A bill aimed at lowering the cost of outdoor apparel —for consumers and manufacturers—was introduced this week in both the House and Senate. The U.S. Optimal Use of Trade to Develop Outerwear and Outdoor Recreation (OUTDOOR) Act eliminates high tariffs on outdoor products like ski jackets and hiking apparel while also providing incentives for technologies focused on sustainable, eco-friendly apparel supply chains.
“At a time when Americans are trying to save money however they can, this bill will make outdoor apparel more affordable while creating investment and job opportunities at home,” said Rep. Earl Blumenauer (D-Ore.), who introduced the bill to the House. “This bill removes unnecessary tariffs on apparel not currently made in the U.S. In addition, the companies that benefit from these reduced tariffs will be required to contribute a portion of their savings toward research programs that are developing ways to keep America’s apparel industry globally competitive and more environmentally sustainable. This is a win for consumers and a win for strong American companies like Columbia, REI, North Face and others looking to reduce costs, improve the quality of their goods, and implement sustainable processes.”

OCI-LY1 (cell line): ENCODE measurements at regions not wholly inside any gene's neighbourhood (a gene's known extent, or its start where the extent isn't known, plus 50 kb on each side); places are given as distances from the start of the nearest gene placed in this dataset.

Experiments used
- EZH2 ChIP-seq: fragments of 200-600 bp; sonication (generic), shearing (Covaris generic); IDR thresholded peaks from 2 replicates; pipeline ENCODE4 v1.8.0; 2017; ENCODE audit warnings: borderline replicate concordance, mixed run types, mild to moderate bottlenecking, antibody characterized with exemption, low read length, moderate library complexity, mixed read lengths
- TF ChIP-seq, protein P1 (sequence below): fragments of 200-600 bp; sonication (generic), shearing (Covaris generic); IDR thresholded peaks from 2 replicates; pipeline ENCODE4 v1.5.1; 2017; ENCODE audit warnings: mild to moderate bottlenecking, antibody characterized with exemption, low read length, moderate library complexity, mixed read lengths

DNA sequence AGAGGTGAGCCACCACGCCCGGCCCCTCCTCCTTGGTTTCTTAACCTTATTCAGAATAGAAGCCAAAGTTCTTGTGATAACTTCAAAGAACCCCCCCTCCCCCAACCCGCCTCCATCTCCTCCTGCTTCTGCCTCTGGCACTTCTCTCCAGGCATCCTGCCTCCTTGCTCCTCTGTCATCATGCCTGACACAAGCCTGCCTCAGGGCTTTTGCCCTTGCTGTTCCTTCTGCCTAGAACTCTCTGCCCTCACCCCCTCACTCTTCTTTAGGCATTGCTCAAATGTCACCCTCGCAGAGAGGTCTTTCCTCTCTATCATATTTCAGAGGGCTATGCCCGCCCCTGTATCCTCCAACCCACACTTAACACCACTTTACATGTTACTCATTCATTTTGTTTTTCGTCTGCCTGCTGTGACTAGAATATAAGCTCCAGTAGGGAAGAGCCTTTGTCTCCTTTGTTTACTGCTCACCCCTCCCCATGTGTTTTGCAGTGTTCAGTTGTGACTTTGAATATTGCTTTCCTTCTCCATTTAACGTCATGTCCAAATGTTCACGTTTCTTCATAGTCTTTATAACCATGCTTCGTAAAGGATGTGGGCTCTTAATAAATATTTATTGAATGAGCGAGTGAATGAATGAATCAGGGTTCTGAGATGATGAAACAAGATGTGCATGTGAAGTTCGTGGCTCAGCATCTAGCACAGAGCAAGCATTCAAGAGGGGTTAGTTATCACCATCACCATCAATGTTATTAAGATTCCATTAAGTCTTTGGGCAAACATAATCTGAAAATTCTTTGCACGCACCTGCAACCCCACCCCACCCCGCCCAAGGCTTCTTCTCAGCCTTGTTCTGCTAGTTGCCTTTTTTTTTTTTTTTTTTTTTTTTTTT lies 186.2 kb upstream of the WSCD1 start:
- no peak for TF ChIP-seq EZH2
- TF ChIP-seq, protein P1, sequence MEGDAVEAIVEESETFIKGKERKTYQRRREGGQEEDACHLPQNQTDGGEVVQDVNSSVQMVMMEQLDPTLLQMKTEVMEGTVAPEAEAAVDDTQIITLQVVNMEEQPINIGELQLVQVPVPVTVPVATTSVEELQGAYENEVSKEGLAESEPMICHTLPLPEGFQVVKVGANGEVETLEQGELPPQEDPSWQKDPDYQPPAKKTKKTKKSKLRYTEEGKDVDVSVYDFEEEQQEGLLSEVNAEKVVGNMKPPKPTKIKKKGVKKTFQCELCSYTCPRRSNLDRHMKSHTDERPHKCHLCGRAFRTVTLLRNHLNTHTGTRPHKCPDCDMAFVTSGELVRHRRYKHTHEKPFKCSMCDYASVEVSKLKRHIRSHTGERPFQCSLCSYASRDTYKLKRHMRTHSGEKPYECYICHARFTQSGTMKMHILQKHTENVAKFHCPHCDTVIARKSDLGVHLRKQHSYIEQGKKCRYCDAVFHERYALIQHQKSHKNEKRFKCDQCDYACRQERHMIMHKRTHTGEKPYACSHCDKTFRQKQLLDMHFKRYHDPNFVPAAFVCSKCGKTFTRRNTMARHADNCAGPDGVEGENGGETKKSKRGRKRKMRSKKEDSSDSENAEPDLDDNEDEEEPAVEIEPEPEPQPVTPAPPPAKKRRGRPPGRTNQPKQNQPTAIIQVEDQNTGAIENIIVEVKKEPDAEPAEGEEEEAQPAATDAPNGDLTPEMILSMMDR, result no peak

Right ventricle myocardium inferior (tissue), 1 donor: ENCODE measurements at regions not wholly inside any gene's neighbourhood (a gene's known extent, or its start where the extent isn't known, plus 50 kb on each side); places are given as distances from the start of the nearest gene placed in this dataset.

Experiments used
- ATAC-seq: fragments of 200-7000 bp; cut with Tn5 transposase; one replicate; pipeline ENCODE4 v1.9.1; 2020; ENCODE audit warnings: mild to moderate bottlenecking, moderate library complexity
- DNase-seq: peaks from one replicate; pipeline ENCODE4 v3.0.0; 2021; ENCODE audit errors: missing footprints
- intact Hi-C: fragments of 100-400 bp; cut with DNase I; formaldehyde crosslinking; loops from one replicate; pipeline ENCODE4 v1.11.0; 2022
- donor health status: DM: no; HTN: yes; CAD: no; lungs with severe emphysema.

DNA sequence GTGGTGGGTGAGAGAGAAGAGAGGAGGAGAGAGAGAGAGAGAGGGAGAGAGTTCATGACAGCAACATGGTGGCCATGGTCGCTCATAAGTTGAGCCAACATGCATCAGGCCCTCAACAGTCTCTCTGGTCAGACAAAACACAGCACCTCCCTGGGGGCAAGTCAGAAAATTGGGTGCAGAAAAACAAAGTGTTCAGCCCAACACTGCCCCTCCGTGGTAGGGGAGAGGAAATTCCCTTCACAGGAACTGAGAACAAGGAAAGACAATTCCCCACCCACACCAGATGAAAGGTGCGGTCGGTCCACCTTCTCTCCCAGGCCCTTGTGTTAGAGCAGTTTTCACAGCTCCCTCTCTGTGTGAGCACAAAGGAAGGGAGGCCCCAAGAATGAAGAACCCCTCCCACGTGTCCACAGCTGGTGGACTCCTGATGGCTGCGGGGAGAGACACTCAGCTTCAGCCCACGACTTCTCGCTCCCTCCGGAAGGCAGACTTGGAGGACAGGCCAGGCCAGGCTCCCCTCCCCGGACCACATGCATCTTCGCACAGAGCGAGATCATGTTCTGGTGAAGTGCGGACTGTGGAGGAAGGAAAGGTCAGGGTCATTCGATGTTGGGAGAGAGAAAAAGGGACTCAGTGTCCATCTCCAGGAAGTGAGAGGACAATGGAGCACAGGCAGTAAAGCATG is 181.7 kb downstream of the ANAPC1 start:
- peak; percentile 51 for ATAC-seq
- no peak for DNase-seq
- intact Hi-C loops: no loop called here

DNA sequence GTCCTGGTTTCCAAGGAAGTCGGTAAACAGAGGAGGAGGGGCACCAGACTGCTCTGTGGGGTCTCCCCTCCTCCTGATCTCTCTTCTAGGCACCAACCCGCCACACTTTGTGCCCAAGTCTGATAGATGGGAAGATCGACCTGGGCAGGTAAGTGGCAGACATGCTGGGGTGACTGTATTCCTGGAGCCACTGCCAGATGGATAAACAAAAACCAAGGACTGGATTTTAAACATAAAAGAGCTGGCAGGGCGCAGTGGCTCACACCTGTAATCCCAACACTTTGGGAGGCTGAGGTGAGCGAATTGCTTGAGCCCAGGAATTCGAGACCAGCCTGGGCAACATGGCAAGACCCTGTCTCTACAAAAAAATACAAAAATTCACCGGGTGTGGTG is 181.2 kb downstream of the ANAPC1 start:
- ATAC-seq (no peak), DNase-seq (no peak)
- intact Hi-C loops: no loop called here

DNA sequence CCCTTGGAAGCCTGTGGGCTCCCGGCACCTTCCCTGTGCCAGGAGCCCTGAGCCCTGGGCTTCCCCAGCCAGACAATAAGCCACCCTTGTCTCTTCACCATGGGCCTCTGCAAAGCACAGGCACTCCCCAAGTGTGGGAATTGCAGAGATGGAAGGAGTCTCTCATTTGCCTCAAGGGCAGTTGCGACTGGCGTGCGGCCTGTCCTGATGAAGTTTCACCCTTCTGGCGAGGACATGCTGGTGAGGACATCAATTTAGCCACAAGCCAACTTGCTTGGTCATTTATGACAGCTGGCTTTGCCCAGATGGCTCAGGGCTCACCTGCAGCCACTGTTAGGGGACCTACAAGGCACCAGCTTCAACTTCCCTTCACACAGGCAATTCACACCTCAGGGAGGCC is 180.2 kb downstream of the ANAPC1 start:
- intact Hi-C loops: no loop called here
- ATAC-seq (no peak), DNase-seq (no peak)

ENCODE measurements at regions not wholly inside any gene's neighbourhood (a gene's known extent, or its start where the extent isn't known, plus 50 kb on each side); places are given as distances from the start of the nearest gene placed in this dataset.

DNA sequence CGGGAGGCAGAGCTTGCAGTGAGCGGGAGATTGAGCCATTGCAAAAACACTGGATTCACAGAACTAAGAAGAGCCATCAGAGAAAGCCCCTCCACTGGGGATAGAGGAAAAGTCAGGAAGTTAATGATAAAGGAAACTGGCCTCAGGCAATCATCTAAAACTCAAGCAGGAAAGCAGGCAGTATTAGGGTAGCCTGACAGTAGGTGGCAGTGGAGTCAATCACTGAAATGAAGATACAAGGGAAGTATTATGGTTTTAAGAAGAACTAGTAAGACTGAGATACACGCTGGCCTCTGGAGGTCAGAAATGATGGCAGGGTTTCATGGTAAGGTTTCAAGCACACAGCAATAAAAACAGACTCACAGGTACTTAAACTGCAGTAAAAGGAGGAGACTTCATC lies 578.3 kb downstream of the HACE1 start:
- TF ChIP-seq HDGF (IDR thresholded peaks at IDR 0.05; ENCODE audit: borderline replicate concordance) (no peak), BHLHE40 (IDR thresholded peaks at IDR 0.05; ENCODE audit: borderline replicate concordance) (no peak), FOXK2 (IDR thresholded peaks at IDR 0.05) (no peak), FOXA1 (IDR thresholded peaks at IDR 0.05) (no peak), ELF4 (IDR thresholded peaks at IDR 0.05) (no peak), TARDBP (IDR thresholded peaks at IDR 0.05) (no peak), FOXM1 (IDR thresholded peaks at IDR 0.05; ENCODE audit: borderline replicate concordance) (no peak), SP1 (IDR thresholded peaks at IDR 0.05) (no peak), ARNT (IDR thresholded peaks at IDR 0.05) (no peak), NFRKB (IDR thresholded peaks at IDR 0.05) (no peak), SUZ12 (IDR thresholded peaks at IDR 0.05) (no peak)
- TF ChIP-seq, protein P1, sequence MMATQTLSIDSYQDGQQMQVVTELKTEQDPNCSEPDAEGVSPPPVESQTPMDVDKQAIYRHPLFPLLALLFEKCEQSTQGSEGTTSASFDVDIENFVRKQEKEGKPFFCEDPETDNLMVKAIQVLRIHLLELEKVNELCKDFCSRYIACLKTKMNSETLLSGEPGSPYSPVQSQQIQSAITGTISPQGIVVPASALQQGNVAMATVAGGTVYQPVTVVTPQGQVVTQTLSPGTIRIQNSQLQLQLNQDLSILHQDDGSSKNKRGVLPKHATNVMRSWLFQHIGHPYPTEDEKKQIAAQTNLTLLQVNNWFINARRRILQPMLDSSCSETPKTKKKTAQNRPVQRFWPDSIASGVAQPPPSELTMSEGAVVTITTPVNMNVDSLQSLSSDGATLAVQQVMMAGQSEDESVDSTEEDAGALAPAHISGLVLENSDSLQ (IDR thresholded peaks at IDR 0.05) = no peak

The U.S. OUTDOOR Act is based on a 2007 U.S. International Trade Commission report that confirmed there to be no commercially viable production of recreational performance outerwear in the United States. OIA worked closely with outdoor apparel manufacturers and U.S. producers of textiles and performance fabrics to ensure the legislation does not impede any U.S. production, but in fact creates jobs in the outdoor industry and supports active outdoor recreation’s $730 billion annual contribution to the U.S. economy.
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